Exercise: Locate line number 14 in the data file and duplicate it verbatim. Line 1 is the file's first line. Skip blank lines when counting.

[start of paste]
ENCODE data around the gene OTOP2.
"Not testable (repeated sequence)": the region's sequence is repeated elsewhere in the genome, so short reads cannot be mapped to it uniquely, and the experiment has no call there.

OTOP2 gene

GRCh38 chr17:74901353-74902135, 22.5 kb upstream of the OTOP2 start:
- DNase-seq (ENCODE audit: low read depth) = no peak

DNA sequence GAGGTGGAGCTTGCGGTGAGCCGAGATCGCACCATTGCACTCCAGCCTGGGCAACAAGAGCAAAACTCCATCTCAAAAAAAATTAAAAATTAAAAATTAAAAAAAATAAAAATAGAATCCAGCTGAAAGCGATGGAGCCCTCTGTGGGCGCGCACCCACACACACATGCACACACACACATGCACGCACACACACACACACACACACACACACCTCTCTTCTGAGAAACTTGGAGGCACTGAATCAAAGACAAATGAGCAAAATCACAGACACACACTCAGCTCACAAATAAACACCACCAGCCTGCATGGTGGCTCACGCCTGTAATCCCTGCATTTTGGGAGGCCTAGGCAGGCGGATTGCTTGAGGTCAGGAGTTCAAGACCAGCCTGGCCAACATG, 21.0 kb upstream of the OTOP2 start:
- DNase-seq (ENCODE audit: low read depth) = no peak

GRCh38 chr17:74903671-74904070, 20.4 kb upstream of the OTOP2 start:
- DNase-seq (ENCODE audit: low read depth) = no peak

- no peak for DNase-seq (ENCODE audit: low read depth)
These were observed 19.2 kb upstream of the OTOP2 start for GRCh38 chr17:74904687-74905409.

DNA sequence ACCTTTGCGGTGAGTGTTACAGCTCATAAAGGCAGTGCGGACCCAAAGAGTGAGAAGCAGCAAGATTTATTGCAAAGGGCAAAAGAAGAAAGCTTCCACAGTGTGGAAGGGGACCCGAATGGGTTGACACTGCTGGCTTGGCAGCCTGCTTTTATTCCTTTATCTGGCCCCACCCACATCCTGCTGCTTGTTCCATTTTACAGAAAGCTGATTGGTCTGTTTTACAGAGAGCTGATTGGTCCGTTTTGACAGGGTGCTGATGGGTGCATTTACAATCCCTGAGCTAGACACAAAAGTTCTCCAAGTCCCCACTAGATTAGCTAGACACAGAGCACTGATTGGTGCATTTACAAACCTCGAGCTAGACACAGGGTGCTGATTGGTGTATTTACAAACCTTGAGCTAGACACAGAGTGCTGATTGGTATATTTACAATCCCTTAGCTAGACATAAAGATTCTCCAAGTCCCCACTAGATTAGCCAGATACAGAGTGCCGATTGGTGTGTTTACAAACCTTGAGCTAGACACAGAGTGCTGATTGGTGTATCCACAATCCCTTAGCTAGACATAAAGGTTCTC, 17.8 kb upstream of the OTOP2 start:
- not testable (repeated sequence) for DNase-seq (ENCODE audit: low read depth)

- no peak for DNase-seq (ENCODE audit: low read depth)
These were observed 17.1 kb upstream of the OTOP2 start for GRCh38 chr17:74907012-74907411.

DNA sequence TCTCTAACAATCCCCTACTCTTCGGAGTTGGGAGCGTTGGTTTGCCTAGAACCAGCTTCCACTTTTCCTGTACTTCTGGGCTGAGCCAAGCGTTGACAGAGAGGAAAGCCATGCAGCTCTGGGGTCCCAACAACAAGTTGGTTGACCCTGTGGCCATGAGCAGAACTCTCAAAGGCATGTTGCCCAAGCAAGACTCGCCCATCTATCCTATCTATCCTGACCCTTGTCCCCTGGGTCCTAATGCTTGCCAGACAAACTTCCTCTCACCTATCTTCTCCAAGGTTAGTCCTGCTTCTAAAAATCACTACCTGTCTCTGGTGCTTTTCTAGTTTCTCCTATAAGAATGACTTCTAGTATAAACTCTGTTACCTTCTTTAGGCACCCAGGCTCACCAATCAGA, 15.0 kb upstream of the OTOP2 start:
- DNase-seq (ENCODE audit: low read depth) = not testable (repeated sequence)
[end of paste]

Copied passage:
- no peak for DNase-seq (ENCODE audit: low read depth)